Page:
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GIMP 2.8 Is Struggling To Make It Out The Door

Free Software

Published on 29 December 2010 10:02 AM EST
Written by Michael Larabel in Free Software
18 Comments

GIMP 2.8 has been talked about for more than a year and back in January there was a GIMP 2.8 release schedule by Martin Nordholts that had set the final release for the 27th of December. That date has now passed and, sadly, this major update to this leading open-source graphics program is still not close to being released.

Martin is one of the core GIMP developers but this past spring after coming up with this release schedule he ended up becoming too busy with other work to contribute to GIMP on a daily basis, which left this free software project with less than three dedicated developers. That ended up being a significant setback for the GIMP project and has now pushed back the GIMP 2.8 release by at least a month or more.

The notes from Libre Graphics World says the only big chunk of work left to finish up with the 2.8 release is the optional single-window mode interface, but the final design specification for this user-interface isn't even completed yet either.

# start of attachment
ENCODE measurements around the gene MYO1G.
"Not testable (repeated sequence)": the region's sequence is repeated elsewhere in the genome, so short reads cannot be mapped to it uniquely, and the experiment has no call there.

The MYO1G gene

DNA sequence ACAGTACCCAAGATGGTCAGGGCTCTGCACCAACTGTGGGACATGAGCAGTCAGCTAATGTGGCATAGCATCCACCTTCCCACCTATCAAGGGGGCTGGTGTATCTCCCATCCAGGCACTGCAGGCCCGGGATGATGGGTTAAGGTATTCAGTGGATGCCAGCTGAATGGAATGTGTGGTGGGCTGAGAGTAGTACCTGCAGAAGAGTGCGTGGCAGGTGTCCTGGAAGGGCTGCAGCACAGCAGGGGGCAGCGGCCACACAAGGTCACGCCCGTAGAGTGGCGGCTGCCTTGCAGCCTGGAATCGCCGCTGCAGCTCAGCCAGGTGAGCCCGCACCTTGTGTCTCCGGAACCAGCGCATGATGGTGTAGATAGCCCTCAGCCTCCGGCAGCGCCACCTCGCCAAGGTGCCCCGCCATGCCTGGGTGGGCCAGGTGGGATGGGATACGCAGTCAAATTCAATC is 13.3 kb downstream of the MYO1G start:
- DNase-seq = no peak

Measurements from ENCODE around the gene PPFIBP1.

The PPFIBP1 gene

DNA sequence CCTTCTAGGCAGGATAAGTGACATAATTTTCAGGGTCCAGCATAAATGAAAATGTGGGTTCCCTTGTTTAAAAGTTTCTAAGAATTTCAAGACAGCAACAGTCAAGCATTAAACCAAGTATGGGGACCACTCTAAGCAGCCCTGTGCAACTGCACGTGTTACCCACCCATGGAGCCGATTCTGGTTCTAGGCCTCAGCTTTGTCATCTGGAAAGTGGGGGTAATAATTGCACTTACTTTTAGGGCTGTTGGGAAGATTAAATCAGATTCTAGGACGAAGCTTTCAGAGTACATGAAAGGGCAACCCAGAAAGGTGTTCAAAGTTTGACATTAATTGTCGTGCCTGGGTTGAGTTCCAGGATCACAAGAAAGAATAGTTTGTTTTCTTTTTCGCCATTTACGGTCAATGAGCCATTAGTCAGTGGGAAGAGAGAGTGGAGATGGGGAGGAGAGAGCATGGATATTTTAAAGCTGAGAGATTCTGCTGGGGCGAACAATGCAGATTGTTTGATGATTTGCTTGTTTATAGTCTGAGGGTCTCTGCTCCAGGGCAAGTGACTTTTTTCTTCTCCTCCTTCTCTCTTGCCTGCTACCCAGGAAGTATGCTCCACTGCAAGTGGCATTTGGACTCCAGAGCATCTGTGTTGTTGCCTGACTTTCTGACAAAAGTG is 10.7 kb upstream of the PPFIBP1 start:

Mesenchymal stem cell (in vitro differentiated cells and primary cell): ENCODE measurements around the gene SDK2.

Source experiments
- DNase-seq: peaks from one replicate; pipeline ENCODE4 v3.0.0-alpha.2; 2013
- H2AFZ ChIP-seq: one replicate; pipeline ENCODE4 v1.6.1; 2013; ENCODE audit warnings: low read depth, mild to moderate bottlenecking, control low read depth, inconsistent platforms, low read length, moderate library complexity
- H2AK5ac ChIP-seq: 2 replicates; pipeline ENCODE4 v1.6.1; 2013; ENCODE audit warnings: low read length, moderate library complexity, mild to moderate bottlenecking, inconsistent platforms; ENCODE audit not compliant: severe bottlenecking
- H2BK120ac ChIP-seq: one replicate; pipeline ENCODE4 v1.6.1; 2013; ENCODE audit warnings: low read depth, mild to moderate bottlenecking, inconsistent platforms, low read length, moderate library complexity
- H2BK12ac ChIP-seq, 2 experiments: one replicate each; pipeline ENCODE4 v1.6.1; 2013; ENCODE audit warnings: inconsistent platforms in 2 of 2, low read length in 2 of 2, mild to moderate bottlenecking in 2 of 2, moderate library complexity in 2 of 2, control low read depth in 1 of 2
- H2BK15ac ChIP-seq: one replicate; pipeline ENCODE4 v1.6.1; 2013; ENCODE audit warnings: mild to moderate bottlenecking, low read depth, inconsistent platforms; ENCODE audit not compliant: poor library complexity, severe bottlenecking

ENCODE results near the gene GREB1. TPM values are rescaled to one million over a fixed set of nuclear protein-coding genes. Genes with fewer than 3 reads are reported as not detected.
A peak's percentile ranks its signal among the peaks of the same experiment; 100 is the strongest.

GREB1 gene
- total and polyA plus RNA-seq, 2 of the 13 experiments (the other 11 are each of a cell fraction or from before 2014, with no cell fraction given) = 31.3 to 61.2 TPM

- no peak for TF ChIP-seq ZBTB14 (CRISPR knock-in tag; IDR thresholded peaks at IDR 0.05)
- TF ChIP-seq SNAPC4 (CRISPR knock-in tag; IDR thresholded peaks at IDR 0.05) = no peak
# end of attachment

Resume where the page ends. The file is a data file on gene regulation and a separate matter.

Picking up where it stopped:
"Given that vector layers and SIOX (foreground selection tool) improvements from GSoC2009 project are likely to be postponed till 2.10-3.0, release of 2.8 looks like 1.5 months of work of a single person full-time (8 hours a day). This is based on the figures from the last estimation."

So in reality we probably will not see GIMP 2.8 until at least March, but don't be surprised if it takes longer than that to get this major update out the door.

Besides the single-window mode, other GIMP 2.8 features include the text tool working on canvas, Cairo-based tool rendering on canvas, a new cage transform tool, improved brush dynamics, tagging of assets, layer groups, and a re-factored developer API, among other changes and bug-fixes.

About The Author
Michael Larabel is the principal author of Phoronix.com and founded the web-site in 2004 with a focus on enriching the Linux hardware experience and being the largest web-site devoted to Linux hardware reviews, particularly for products relevant to Linux gamers and enthusiasts but also commonly reviewing servers/workstations and embedded Linux devices. Michael has written more than 10,000 articles covering the state of Linux hardware support, Linux performance, graphics hardware drivers, and other topics. Michael is also the lead developer of the Phoronix Test Suite, Phoromatic, and OpenBenchmarking.org automated testing software. He can be followed via and or contacted via .
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